Williams v. Rios et al

Filing 15

ORDER Finding Cognizable Due Process Claims Against Defendants Rios, Ciufo, Gonzalez, Putnam, Morgan and Eber re 14 Second Amended Prisoner Civil Rights Complaint, signed by Magistrate Judge Gerald B. Cohn on 7/13/2011. (Jessen, A)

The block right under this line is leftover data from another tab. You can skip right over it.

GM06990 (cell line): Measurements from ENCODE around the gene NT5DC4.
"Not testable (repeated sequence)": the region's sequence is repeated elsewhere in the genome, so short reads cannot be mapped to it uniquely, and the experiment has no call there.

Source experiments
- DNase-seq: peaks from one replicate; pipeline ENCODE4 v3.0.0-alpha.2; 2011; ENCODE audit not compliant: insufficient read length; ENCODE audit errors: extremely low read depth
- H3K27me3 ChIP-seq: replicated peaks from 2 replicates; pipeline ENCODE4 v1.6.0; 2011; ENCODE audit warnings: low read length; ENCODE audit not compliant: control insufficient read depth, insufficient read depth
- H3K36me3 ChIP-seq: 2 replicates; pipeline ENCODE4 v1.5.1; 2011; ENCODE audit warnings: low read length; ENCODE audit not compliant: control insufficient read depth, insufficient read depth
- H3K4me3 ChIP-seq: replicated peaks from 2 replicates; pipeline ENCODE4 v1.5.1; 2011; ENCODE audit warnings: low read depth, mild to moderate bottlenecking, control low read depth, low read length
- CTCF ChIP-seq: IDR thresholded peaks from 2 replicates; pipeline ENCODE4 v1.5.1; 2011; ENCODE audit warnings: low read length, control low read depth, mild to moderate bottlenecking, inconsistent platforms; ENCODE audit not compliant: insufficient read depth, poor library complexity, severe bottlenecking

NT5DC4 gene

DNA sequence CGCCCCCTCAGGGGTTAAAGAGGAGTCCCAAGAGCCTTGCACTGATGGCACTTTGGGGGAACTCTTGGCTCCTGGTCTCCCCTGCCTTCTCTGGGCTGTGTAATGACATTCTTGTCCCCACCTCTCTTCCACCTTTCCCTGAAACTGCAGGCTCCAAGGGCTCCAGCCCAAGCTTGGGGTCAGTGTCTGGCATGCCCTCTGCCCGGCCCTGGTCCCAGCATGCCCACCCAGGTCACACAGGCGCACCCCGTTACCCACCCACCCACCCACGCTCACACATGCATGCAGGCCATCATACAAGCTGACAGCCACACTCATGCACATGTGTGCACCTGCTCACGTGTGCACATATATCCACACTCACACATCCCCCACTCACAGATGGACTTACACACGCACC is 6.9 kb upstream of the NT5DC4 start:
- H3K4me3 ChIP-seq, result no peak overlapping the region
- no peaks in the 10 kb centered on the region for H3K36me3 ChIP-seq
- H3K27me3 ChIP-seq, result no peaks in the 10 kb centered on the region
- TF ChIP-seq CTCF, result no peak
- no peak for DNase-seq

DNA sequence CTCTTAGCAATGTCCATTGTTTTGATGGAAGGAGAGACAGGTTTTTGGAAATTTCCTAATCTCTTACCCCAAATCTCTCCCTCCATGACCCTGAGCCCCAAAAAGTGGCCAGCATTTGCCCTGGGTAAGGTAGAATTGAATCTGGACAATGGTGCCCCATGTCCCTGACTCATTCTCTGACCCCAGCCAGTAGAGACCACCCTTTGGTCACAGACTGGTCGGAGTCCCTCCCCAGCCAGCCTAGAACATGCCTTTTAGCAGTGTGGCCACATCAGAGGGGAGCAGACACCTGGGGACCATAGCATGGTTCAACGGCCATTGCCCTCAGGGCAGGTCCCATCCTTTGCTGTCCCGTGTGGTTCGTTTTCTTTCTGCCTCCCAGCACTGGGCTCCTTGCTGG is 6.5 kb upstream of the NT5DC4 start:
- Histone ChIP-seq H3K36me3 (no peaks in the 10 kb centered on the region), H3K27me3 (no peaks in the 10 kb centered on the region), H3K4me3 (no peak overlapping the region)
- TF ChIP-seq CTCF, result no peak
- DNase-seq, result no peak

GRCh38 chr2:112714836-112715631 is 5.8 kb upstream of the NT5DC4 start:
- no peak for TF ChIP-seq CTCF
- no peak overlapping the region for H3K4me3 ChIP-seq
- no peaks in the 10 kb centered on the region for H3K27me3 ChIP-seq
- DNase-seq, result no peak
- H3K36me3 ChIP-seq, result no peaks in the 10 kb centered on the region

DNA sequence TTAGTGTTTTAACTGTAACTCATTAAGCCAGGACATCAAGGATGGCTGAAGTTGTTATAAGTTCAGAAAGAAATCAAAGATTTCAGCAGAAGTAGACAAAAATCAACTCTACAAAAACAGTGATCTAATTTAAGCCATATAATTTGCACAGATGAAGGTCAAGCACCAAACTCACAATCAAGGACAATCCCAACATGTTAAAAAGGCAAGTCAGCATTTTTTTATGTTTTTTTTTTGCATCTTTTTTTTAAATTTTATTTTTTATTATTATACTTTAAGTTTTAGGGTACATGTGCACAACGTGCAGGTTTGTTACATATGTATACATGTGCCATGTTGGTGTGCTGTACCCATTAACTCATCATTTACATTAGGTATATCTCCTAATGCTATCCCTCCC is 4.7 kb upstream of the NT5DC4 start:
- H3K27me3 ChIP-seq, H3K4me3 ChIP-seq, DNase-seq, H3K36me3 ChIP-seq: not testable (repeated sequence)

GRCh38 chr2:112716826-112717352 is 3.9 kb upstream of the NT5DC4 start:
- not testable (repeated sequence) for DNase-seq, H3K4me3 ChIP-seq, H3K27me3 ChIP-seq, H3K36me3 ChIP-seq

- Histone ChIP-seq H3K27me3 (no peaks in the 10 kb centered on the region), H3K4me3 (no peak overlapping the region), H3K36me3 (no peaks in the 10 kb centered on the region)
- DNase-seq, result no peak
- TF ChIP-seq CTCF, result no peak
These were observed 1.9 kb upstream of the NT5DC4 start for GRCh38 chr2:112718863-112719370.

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1 2 3 4 5 6 7 UNITED STATES DISTRICT COURT 8 EASTERN DISTRICT OF CALIFORNIA 9 10 CHRISTIAN WILLIAMS, 11 CASE NO. Plaintiff, 12 1:10-cv-01207-AWI-GBC (PC) ORDER FINDING COGNIZABLE DUE PROCESS CLAIMS AGAINST DEFENDANTS RIOS, CIUFO, GONZALEZ, PUTNAM, MORGAN, AND EBER v. 13 HECTOR A. RIOS, et al., 14 (ECF No. 14) Defendants. 15 / 16 17 ORDER 18 19 I. PROCEDURAL HISTORY 20 Plaintiff Christian Williams (“Plaintiff”) is a federal prisoner proceeding pro se and 21 in forma pauperis in this civil rights action pursuant to Bivens v. Six Unknown Named 22 Agents of Federal Bureau of Narcotics, 403 U.S. 388 (1971), which provides a remedy for 23 violation of civil rights by federal actors. Plaintiff originally filed this action on July 6, 2010. 24 25 26 (ECF No. 1.) This Court dismissed that complaint with leave to amend. (ECF No. 11.) Plaintiff filed his First Amended Complaint on May 12, 2011, which was also dismissed with 27 1 1 leave to amend. (ECF Nos. 12 & 13.) Plaintiff then filed a Second Amended Complaint. 2 (ECF No. 14.) No other parties have appeared. 3 Plaintiff’s Second Amended Complaint is now before the Court for screening. For 4 5 the reasons stated below, the Court finds that Plaintiff has stated a claim upon which relief 6 may be granted. 7 II. SCREENING REQUIREMENTS 8 The Court is required to screen complaints brought by prisoners seeking relief 9 against a governmental entity or officer or employee of a governmental entity. 28 U.S.C. 10 § 1915A(a). The Court must dismiss a complaint or portion thereof if the prisoner has 11 12 raised claims that are legally “frivolous or malicious,” that fail to state a claim upon which 13 relief may be granted, or that seek monetary relief from a defendant who is immune from 14 such relief. 28 U.S.C. § 1915A(b)(1), (2). “Notwithstanding any filing fee, or any portion 15 thereof, that may have been paid, the court shall dismiss the case at any time if the court 16 determines that . . . the action or appeal . . . fails to state a claim upon which relief may be 17 granted.” 28 U.S.C. § 1915(e)(2)(B)(ii). 18 19 A complaint must contain “a short and plain statement of the claim showing that the 20 pleader is entitled to relief . . . .” Fed. R. Civ. P. 8(a)(2). Detailed factual allegations are 21 not required, but “[t]hreadbare recitals of the elements of a cause of action, supported by 22 mere conclusory statements, do not suffice.” Ashcroft v. Iqbal, 129 S.Ct. 1937, 1949 23 (2009) (citing Bell Atlantic Corp. v. Twombly, 550 U.S. 544, 555 (2007)). Plaintiff must set 24 forth “sufficient factual matter, accepted as true, to ‘state a claim that is plausible on its 25 face.’” Iqbal, 129 S.Ct. at 1949 (quoting Twombly, 550 U.S. at 555). While factual 26 27 allegations are accepted as true, legal conclusions are not. Iqbal, 129 S.Ct. at 1949. 2 1 2 3 III. SUMMARY OF COMPLAINT Plaintiff appears to be claiming violations of his due process rights. Plaintiff names the following individuals as Defendants: Hector A. Rios, Warden; Jacqueline Ciufo, Unit 4 5 Manager; Jessie Gonzalez, Administrative Assistant, S. Putnam, Lieutenant (SHU); Z. 6 Morgan, Lieutenant (SHU), and D. S. Eber, Lieutenant (SHU). All Defendants were 7 employed at United States Penitentiary Atwater at the time of the incident. 8 Plaintiff alleges the following: On June 22, 2009, Plaintiff was placed in segregation 9 for possession of a weapon, and subsequently, sentenced to 60 days disciplinary 10 segregation. On July 7, 2009, Defendant Ciufo prepared a memo, which was signed by 11 12 Defendant Rios, recommending Plaintiff’s referral to a special management unit. Plaintiff 13 did not receive a copy of this referral which included disciplinary infractions from prior 14 institutions and the new charge from either Defendant. On August 6, 2009, a hearing was 15 held to determine Plaintiff’s placement in a special management unit. Plaintiff did not 16 receive any notice prior to this hearing and, thus, could not adequately defend himself. 17 The hearing officer found special management unit placement appropriate. 18 19 On August 31, 2009, after completing his disciplinary segregation sentence, Plaintiff 20 continued to be retained in administrative segregation (“ad-seg”). Plaintiff was retained in 21 ad-seg for over one year without attending a special review hearing, which occurred every 22 30 days. 23 24 On September 28, 2010, Plaintiff was transferred to a different institution which is a special management unit. 25 Plaintiff seeks immediate release to the general population or a transfer to the 26 27 general population of another institution, and monetary compensation for every day spent 3 1 in segregation/special management unit. 2 IV. 3 ANALYSIS The Civil Rights Act under which this action was filed provides: 4 5 6 7 Every person who, under color of [state law] . . . subjects, or causes to be subjected, any citizen of the United States . . . to the deprivation of any rights, privileges, or immunities secured by the Constitution . . . shall be liable to the party injured in an action at law, suit in equity, or other proper proceeding for redress. 8 9 42 U.S.C. § 1983. “Section 1983 . . . creates a cause of action for violations of the federal 10 Constitution and laws.” Sweaney v. Ada County, Idaho, 119 F.3d 1385, 1391 (9th Cir. 11 1997) (internal quotations omitted). 12 13 Plaintiff alleges that Defendants Rios, Ciufo, Gonzalez, Putnam, Morgan, and Eber violated his rights of due process. 14 Because Plaintiff is a federal prisoner, his claim for denial of his right to due process 15 16 arises under the Fifth rather than the Fourteenth Amendment, however, the standard 17 remains the same. United States v. Nagel, 559 F.3d 756, 759-60 (7th Cir. 2009) The 18 guarantees of procedural due process under the Fifth and Fourteenth Amendments apply 19 only when a constitutionally protected liberty or property interest is at stake. See Ingraham 20 v. Wright, 430 U.S. 651, 672 (1977); Bd. of Regents v. Roth, 408 U.S. 564, 569 (1972); 21 Erickson v. United States, 67 F.3d 858, 861 (9th Cir. 1995). The Constitution itself does 22 23 not confer on a prisoner a liberty interest in avoiding “more adverse conditions of 24 confinement.” Wilkinson v. Austin, 545 U.S. 209, 221 (2005); see also May v. Baldwin, 109 25 F.3d 557, 565 (9th Cir. 1997) (finding no due process claim based on plaintiff’s placement 26 in Disciplinary Segregation Unit pending disciplinary hearing because plaintiff had no liberty 27 4 1 interest in freedom from state action taken within sentence imposed, and finding that 2 administrative segregation falls within the terms of confinement ordinarily contemplated by 3 a sentence); Resnick v. Hayes, 213 F.3d 443, 447 (9th Cir. 2000) (finding no protected 4 5 liberty interest in being free from confinement in the Segregated Housing Unit (“SHU”) 6 because placement and retention in the SHU was within range of confinement normally 7 expected by inmates in relation to ordinary incidents of prison life). Constitutionally 8 protected liberty interests “will be generally limited to freedom from restraint which, while 9 not exceeding the sentence in such an unexpected manner as to give rise to protection by 10 the Due Process Clause of its own force, nonetheless imposes atypical and significant 11 12 13 hardship on the inmate in relation to the ordinary incidents of prison life.” Sandin v. Connor, 515 U.S. 472, 483-84 (1995). 14 Determining whether a prison condition is “atypical and significant” requires 15 consideration of the specific facts of each case. Keenan v. Hall, 83 F.3d 1083, 1089 (9th 16 Cir. 1996). The Court considers three guideposts in framing the inquiry: (1) whether the 17 challenged condition mirrored those conditions imposed upon inmates in administrative 18 segregation and protective custody, and thus comported with the prison’s discretionary 19 20 authority; (2) the duration of the condition and the degree of restraint imposed; and (3) 21 whether the state’s action will invariably affect the duration of the prisoner’s sentence. 22 Serrano v. Francis, 345 F.3d 1071, 1078 (9th Cir. 2003). 23 24 When prison officials initially determine whether a prisoner is to be segregated for administrative reasons, due process requires that they hold an informal nonadversary 25 hearing within a reasonable time after the prisoner is segregated, inform the prisoner of the 26 27 charges against him or the reasons segregation is being considered, and allow the prisoner 5 1 to present his views. Toussaint v. McCarthy, 801 F.2d 1080, 1100 (9th Cir. 1986). Due 2 process also requires that there be an evidentiary basis for the prison officials’ decision to 3 place an inmate in segregation for administrative reasons. Superintendent v. Hill, 472 U.S. 4 5 445, 455 (1985); Toussaint, 801 F.2d at 1104-05. Prison officials also must engage in 6 some sort of periodic review of an inmate’s confinement in segregation, Hewitt, 459 U.S. 7 at 477 n. 9; Toussaint, 801 F.2d at 1101, which must amount to more than “meaningless 8 gestures.” Toussaint v. Rowland, 711 F.Supp. 536, 540 n. 11 (N.D.Cal. 1989). 9 10 However, challenging the sufficiency of procedures employed in initially placing a prisoner in the secured housing unit is different from challenging the sufficiency of 11 12 procedures used in determining whether to retain a prisoner in administrative segregation. 13 See Hewitt, 459 U.S. at 477 n. 9, overruled on other grounds by Sandin, 515 U.S. 472; 14 Toussaint, 801 F.2d at 1101; Sheley v. Dugger, 833 F.2d 1420 (11th Cir. 1987). As the 15 United State Supreme Court noted in dicta: 16 21 Prison officials must engage in some sort of periodic review of the confinement of [administratively segregated] inmates. This review will not necessarily require that prison officials permit the submission of any additional evidence or statements. The decision whether a prisoner remains a security risk will be based on facts relating to a particular prisoner-which will have been ascertained when determining to confine the inmate to administrative segregation-and on the officials’ general knowledge of prison conditions and tensions, which are singularly unsuited for “proof” in any highly structured manner. 22 Hewitt, 459 U.S. at 477 n.9, overruled on other grounds by Sandin, 515 U.S. 472. 23 Periodic reviews that a prisoner receives while being held in the administrative segregation 17 18 19 20 24 unit are sufficient procedural protections to satisfy the Due Process Clause. See Hewitt, 25 459 U.S. at 477 n. 9, overruled on other grounds by Sandin, 515 U.S. 472; Toussaint, 801 26 27 F.2d at 1101 (instructing that while prison officials must engage in some sort of periodic 6 1 review of the confinement of prisoners held in administrative segregation, this review does 2 not require that prison officials permit the submission of additional evidence or statements); 3 Black v. Parke, 4 F.3d 442, 447-48 (6th Cir. 1993); Sheley v. Dugger, 833 F.2d 1420 (11th 4 5 6 Cir. 1987); Pina v. McGrath, 299 Fed.Appx. 726, 727 (9th Cir. 2008) (unpublished); see also McKeithan v. Beard, 322 Fed.Appx. 194, 199 (3d Cir. 2009) (unpublished). 7 Plaintiff states that he was placed in segregation for possession of a weapon; that 8 he was given 60 days disciplinary segregation; then given another hearing regarding 9 determination of placement in a special management unit; did not receive notice of that 10 hearing or a copy of the memorandum recommending transfer to a special management 11 12 unit; and was held in ad-seg for a year without being allowed to attend any review hearings. 13 Plaintiff states that because he did not receive notice of the placement hearing or the 14 memorandum recommending placement, he was not afforded the opportunity to prepare 15 an adequate defense, which was especially important because his entire disciplinary 16 history was brought into the hearing. 17 As to notice and copy of the memo for the hearing, Plaintiff states a violation of due 18 process claim. Plaintiff states that Defendants Ciufo prepared a memo regarding special 19 20 management unit placement and that Defendant Rios signed that memo. He further states 21 that he did not receive notice of the hearing. Plaintiff contends that either of these 22 Defendants or Defendant Gonzalez should have given him a copy of the memo or notice 23 of the hearing, but failed to do so. Plaintiff also alleges that Defendants Putnam, Morgan, 24 and Eber should have given Plaintiff notice of the hearing. Plaintiff has stated a due 25 process claim against Defendants Ciufo, Rios, Gonzalez, Putnam, Morgan, and Eber for 26 27 7 1 failure to give Plaintiff a copy of the memo and failure to give Plaintiff notice of the hearing. 2 As to Plaintiff’s retention in ad-seg, Plaintiff states a violation of due process claim 3 for the failure of Defendants to allow Plaintiff the opportunity to attend a periodic review 4 5 hearings. Plaintiff states that Defendants Putnam, Morgan and Eber failed to afford 6 Plaintiff the opportunity to attend special review hearings, regarding his placement in ad- 7 seg. Thus, Plaintiff has stated a claim against Defendants Putnam, Morgan, and Eber for 8 failure to afford Plaintiff the opportunity to attend review hearings in violation due process. 9 V. 10 CONCLUSION AND ORDER Plaintiff has stated cognizable due process claims against Defendants Ciufo, Rios, 11 12 Gonzalez, Putnam, Morgan, and Eber for failure to give Plaintiff a copy of the memo and 13 failure to give Plaintiff notice of the hearing. Plaintiff has also stated due process claims 14 against Defendants Putnam, Morgan, and Eber for failure to afford Plaintiff the opportunity 15 to attend review hearings. 16 17 Accordingly, service documents will be issued and the United States Marshal will be ordered to effectuate service. 18 IT IS SO ORDERED. 19 20 Dated: 1j0bbc July 13, 2011 UNITED STATES MAGISTRATE JUDGE 21 22 23 24 25 26 27 8